Jan. 17, 2014. Jerry Markland, 65, has a lot to look forward to in 2014 thanks to the Appalachian Cardiopulmonary Rehabilitation Program (ACRP) in Avery County.
Markland, a West Virginia native and Air Force veteran is thankful to finally be receiving positive health results after fighting the battle of his life. Since being diagnosed with coronary artery disease, Markland has persevered through two heart attacks, two open heart surgeries in which 11 vessels were bypassed, multiple stents and the installation of a pacemaker over the past 11 years.
“Those were challenging years for me, my wife Phyllis and our three sons,” said Markland. “Everyone wanted to help out but I caught myself pulling away.”
Despite all of his surgical procedures, Markland was disappointed to learn that he was still displaying very limited heart function. His lowest point came in 2009, when he was deemed disabled and unable to continue work.
In search of nonsurgical alternatives, Markland turned to his trusted physician of 26 years, Dr. David Kimmel of Elk River Medical Associates.
“I have known Jerry for a long time and could tell how frustrated he was with his long suffering heart condition,” said Dr. Kimmel.
“That’s why, after witnessing his motivation to get better and reviewing his medical history, I suggested that he participate in our Cardiopulmonary Rehabilitation Program.”
In 2010, Marland enrolled in ACRP. A resident of Elk Park, Markland appreciated the convenient location of the program located in the Sloop Medical Office Plaza adjacent to Williams YMCA of Avery County.
ACRP is a collaborative effort between Appalachian Regional Healthcare System and Appalachian State University’s Department of Health, Leisure and Exercise Science. The 36 session medically supervised exercise program is designed to reduce the cardiovascular risk factors of the participant’s medical history by improving their heart function and their exercise threshold.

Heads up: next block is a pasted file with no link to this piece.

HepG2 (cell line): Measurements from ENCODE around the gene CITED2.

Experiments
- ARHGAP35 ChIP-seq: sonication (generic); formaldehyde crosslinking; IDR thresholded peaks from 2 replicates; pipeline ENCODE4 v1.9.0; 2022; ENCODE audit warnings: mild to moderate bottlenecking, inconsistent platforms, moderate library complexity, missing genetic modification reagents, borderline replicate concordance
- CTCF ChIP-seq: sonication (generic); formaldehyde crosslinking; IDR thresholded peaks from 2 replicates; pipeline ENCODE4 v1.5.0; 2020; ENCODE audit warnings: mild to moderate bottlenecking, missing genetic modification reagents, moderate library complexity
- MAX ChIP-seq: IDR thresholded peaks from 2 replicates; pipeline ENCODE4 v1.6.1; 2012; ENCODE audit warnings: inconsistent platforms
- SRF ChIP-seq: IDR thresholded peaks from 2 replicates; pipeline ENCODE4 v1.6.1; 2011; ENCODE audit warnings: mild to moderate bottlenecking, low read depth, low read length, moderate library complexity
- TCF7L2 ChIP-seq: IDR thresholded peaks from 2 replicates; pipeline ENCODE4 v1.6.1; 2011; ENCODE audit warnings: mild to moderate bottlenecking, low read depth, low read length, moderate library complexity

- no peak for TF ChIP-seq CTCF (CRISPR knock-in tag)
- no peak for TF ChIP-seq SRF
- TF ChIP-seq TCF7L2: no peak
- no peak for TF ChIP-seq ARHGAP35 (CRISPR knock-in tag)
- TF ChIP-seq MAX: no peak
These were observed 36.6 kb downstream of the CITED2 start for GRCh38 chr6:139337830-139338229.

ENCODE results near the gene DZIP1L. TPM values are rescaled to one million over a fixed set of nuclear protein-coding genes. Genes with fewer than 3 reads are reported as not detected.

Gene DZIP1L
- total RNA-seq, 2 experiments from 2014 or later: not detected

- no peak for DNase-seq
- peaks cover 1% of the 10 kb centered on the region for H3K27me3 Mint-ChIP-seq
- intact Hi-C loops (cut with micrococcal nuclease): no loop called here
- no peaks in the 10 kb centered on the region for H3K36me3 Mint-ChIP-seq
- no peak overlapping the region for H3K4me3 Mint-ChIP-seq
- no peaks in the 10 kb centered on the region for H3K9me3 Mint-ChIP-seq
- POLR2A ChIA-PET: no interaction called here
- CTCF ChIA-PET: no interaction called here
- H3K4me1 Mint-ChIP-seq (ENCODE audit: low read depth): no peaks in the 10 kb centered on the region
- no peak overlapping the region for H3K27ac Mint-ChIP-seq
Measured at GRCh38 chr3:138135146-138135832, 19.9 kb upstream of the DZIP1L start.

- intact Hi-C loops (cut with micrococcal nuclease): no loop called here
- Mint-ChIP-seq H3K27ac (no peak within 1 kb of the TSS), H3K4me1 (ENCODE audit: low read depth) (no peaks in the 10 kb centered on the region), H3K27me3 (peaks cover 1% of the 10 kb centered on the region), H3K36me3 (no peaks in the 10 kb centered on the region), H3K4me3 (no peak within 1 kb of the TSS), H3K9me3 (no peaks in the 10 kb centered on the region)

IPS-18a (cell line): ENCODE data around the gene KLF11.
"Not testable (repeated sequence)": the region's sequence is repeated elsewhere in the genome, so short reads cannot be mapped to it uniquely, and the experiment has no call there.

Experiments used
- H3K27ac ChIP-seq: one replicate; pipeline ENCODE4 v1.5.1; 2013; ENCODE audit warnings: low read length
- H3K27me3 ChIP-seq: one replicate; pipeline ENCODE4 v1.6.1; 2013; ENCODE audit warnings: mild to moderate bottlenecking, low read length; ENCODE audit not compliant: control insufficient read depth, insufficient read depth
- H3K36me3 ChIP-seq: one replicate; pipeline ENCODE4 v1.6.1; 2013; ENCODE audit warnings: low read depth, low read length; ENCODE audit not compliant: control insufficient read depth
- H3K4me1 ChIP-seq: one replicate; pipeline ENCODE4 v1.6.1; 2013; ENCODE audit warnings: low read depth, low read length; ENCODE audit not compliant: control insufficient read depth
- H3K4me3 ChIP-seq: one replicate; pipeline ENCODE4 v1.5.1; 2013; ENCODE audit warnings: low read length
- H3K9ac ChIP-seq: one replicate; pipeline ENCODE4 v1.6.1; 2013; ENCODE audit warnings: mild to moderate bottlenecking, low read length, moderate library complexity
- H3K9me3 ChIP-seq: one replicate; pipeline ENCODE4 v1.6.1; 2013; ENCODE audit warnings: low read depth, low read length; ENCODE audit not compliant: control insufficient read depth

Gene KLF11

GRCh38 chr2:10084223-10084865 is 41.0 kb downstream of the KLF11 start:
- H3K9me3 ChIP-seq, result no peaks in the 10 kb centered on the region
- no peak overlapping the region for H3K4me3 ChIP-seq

As a new participant, Markland took part in an orientation session, which included a comprehensive assessment of his needs and goals. After completing the assessment, Markland participated in a pre-metabolic exercise test which includes and elctrocardiogram (EKG) test to determine his baseline aerobic fitness capacity. At which point, an individual exercise plan was created for Markland to follow throughout the course of the program.
As is customary with each participant, Markland’s EKG, heart rate and oxygen saturation levels were monitored during each of his exercise sessions for safety and measurement purposes. Beyond the exercise component of the program, Markland took advantage of the information sessions and the group support available through ACRP.
Upon his successful completion of the program, Markland noticed a significant improvement in his heart function, attitude and ability to perform his daily living activities without requiring a break.
“I was blown away at how my health had dramatically improved since starting cardiopulmonary rehab,” said Markland with a grin.
“After reviewing my progress in my post metabolic and EKG scores, I was eager to sign up for another session.”
As is the protocol with ACRP, Markland was reevaluated and his therapy plan modified to maximize his benefit prior to beginning another round of rehabilitation.
“It’s like he has gotten his life back,” said Beth Ann Scott CES Clinical Exercise Physiologist and member of teh ACRP team. Scott has worked with an encouraged Markland over the last two years by planning out his exercise program and charting his progress.
“I still remember my first session,” said Markland with a smile. “I was barely able to walk on the treadmill for 15 minutes. Now, after everything I have been through, I can exercise for more than an hour.”
Markland’s restored function comes as an answer to a long awaited prayer. HIs improved condition has been verified by his doctors, the ACRP team and most importantly his wife, Phyllis. The couple plan to celebrate Markland’s recover with trips to Italy and Africa later this year.
“I could not have done it without the help and encouragement of the ACRP team,” said Markland, who is now a three-time graduate of the program. With no plans to reenroll, Markland has already joined Williams YMCA of Avery County and is exercising on his own-a feat few thought would be possible a couple of years ago.
For more information about the Appalachian Cardiopulmonary Rehabilitation Program offered in both Linville and Boone, call 828-737-7069. To learn more about Appalachian Regional Healthcare System, visit www.apprhs.org.
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